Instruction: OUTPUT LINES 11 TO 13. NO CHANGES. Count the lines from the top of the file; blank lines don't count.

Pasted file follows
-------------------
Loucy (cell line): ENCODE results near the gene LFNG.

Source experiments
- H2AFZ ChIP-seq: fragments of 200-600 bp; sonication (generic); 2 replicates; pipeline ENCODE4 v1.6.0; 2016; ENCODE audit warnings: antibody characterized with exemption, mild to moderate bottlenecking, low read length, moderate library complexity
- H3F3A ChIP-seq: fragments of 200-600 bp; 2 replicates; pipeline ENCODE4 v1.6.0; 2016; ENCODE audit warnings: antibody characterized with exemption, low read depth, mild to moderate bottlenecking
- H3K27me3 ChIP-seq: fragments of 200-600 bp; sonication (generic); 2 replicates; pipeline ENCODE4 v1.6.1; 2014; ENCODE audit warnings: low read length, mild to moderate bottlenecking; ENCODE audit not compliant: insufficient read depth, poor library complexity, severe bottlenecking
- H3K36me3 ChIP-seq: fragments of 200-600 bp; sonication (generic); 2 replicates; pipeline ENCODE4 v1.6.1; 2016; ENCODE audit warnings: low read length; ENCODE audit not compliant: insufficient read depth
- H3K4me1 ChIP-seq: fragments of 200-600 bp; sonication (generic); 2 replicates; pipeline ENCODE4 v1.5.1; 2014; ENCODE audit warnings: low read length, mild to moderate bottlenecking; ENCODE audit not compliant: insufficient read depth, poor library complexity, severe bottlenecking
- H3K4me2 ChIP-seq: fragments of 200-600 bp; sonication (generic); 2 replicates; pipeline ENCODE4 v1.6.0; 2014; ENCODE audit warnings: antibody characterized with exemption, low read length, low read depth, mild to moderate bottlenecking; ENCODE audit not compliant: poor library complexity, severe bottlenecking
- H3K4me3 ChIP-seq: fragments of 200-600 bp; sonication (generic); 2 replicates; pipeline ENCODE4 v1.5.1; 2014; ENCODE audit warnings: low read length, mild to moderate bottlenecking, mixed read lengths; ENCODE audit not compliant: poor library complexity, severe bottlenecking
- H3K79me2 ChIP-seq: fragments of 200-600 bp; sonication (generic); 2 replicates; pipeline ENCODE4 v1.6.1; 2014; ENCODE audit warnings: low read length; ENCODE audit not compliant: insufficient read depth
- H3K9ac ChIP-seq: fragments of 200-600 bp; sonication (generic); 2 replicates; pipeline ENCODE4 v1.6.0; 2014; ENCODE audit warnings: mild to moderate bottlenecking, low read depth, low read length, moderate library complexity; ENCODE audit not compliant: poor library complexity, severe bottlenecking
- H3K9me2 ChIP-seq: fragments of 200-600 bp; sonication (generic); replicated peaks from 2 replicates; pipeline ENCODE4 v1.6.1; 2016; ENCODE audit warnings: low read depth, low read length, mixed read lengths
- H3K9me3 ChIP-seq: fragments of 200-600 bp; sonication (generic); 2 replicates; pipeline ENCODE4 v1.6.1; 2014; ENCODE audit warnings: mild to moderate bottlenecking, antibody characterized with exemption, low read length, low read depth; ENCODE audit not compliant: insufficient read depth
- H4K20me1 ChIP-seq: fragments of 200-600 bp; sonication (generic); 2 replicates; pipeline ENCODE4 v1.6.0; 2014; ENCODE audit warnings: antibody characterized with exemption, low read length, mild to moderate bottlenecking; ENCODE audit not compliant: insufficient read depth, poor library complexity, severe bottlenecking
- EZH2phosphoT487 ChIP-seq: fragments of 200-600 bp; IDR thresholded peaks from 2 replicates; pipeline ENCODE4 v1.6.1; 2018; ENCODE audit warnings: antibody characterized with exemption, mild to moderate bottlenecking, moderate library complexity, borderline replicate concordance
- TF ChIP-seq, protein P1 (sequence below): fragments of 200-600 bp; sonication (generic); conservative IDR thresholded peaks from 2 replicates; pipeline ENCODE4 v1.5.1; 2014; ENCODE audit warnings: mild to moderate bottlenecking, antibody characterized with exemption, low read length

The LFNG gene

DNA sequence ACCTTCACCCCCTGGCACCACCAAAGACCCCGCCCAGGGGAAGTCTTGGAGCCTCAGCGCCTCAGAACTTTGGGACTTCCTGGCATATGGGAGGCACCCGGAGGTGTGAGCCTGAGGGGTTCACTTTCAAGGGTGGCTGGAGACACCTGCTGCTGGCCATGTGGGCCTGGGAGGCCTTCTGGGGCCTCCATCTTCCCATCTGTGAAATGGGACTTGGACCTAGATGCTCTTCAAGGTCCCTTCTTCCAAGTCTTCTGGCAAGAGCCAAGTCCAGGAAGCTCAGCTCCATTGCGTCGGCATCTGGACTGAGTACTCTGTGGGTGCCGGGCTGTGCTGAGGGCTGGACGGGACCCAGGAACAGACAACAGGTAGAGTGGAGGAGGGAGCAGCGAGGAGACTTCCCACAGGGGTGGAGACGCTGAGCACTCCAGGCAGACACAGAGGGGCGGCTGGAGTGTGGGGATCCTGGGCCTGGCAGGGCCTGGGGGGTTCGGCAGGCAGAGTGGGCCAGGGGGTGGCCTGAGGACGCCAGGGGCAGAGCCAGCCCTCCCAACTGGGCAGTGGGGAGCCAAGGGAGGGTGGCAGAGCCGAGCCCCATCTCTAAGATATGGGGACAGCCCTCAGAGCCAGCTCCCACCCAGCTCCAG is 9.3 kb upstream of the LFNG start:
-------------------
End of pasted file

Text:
- H3K9ac ChIP-seq: fragments of 200-600 bp; sonication (generic); 2 replicates; pipeline ENCODE4 v1.6.0; 2014; ENCODE audit warnings: mild to moderate bottlenecking, low read depth, low read length, moderate library complexity; ENCODE audit not compliant: poor library complexity, severe bottlenecking
- H3K9me2 ChIP-seq: fragments of 200-600 bp; sonication (generic); replicated peaks from 2 replicates; pipeline ENCODE4 v1.6.1; 2016; ENCODE audit warnings: low read depth, low read length, mixed read lengths
- H3K9me3 ChIP-seq: fragments of 200-600 bp; sonication (generic); 2 replicates; pipeline ENCODE4 v1.6.1; 2014; ENCODE audit warnings: mild to moderate bottlenecking, antibody characterized with exemption, low read length, low read depth; ENCODE audit not compliant: insufficient read depth